Skip to Main Content

The southern San Joaquin basin is a prolific oil-producing area that has had a complex tectonic and depositional history. It originated as the southern part of a large forearc basin in the late Mesozoic, was affected by both compressional and extensional tectonics in the Paleogene, and underwent a final episode of subsidence and infilling during the Neogene under the influence of strike-slip deformation associated with the North American-Pacific plate boundary. During the Neogene, thick diatomaceous oil-prone source rocks of upper Miocene Monterey Formation were deposited in the southern part of the basin, underwent subsidence and diagenesis, and generated large volumes of hydrocarbons. Numerous and thick sandstone bodies are interbedded with the diatomaceous strata and form the principal reservoirs. Shelfal clastic units surround the basin on the east, south, southwest, and north. Large submarine canyons were cut across the shelves, probably during lowstand periods, and funneled sands basinward, where thick sand-rich submarine fans accumulated.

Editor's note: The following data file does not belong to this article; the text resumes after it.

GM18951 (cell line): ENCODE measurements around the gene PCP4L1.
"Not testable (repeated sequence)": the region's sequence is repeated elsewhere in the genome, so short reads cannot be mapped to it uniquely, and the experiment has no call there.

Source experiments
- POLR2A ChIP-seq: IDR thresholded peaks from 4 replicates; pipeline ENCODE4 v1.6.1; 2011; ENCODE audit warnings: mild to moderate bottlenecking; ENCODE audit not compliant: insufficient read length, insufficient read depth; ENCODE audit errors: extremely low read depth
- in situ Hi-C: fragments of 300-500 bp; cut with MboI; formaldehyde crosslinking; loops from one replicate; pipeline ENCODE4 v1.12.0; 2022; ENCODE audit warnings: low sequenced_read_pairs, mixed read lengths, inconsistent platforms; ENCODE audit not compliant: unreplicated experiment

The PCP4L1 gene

During the Pliocene, shallow-marine and intertidal conditions were more prevalent throughout the basin, as it was gradually cut off from the Pacific Ocean. During the Pleistocene, thick nonmarine strata were deposited in the basin, dominated by fluvial, lacustrine, alluvial-fan, and fan-delta depositional systems of the Tulare Formation and related units. The basin continues to undergo subsidence in its axial portions, concurrently with uplift along the western, southern, and eastern margins.

The Midway-Sunset Oil Field and adjacent Temblor Range are present along the southwestern flank of the basin. A series of syndepositionally active folds in this area locally confined upper Miocene shallow- to deep-marine sandstones of the Monterey Formation, yielding numerous structural and stratigraphic traps. Uplift related to strike-slip motion along the San Andreas fault along the western flank of the basin generated numerous post-Miocene unconformities and additional traps for Miocene, Pliocene, and Pleistocene reservoirs.

You do not currently have access to this chapter.

Figures & Tables





Citing Books via

Close Modal
This Feature Is Available To Subscribers Only

Sign In or Create an Account

Close Modal
Close Modal